Good Friday Change?

We explore all kinds of "events" that seem to be meaningful to large numbers of people. Nowadays, we do not make formal predictions in cases where experience suggests the chances of a substantial effect are small, or in cases where there the information is not available for a precise specification. But explorations are useful as precursors to formal assessments of event categories. We can learn from them if we are careful in our interpretations of results. Here is an example suggested by a correspondent named Ellen, who is interested in the potential collective effect of a special time on Good Friday.

I'm wondering if you've ever taken any special notice of Good Friday. Here's why I'm curious: When I was a child, raised Catholic and going to a Catholic school it was still in the days when everything closed for the 3 hours of "the passion and death" of JC. It was virtually impossible to not be thinking about the historical events of the day. I recall that as the years went by I came to expect that no matter what the weather was in the morning on Good Friday, by or at twelve the skies would cloud up. Sometimes it would storm. I'm not certain it wasn't my childish imagination that makes me think it happened every year, but it seems to me that that was so. Altho' I've looong not been Catholic I still note the weather each Good Friday afternoon and it seems that there are few years where this phenomenon doesn't happen. Even in these times when businesses stay open, etc. the day is still very strong in theconsciousness of the masses. I used to think that "God" made it happen. Now I can't help but wonder if it isn't the focus of concentration that actually affects our surroundings. Today's Good Friday, here in Milwaukee, and the weather was sunny til about 11:30, cloudy til a bit after 3:00 and then sunny again.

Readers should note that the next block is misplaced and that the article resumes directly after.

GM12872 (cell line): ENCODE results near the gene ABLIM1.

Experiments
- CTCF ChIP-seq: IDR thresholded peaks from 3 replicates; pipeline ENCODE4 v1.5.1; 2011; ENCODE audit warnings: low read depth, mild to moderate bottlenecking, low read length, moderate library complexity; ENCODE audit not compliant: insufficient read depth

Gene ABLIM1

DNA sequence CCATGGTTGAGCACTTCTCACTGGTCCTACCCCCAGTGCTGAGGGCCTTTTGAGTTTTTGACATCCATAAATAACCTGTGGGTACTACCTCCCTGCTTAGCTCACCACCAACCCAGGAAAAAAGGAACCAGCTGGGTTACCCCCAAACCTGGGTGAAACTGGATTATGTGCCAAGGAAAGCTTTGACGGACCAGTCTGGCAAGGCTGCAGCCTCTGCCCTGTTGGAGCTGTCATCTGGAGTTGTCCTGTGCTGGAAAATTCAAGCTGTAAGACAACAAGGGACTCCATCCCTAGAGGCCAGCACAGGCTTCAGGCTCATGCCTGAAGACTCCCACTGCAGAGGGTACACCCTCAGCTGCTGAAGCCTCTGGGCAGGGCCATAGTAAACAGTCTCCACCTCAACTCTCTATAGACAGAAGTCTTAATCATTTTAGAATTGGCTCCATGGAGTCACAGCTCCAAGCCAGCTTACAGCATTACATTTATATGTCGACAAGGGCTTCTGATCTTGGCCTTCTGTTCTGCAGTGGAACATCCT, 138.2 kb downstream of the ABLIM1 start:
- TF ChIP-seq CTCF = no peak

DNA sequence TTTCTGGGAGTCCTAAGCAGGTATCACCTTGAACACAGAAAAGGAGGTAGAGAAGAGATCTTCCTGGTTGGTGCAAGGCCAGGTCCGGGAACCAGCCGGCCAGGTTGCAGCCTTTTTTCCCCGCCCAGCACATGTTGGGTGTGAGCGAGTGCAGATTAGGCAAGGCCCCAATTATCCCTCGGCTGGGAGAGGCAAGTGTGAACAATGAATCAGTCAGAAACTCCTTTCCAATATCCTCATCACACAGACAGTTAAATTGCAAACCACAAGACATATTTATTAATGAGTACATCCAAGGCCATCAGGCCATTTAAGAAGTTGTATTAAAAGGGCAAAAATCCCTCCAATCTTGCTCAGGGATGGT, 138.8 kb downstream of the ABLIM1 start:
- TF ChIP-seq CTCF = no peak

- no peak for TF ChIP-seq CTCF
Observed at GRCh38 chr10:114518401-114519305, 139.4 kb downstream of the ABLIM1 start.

It is a useful exercise to do an analysis, partly to indicate what is needed to specify a hypothesis that can be tested. Ellen lives in Milwaukee, and sees a confirmation of the 3 hour change. But of course Christians live all around the world, and the 3 hour period she describes travels through the time zones. To make a test that corresponds to her experience, we would look at the data collected between, say, 11:00 and 4:00 Milwaukee time, (adding a bit on either side of the likely period) but to test the general hypothesis as described, we would need to look at data from many timezones. The figure shows the 24 hour UTC day, and the segment for Ellen's experience is marked. Because the GCP effect size is too small for single events, even powerful ones, to show up reliably in the data, we can't make strong interpretations. However, if we assume this sample is representative, we see an overall positive trend, which is impressively steady from 04:00 to 16:00. No statistically appropriate conclusion can be drawn, but this is consistent with a weak but widespread global consciousness effect.

Good Friday

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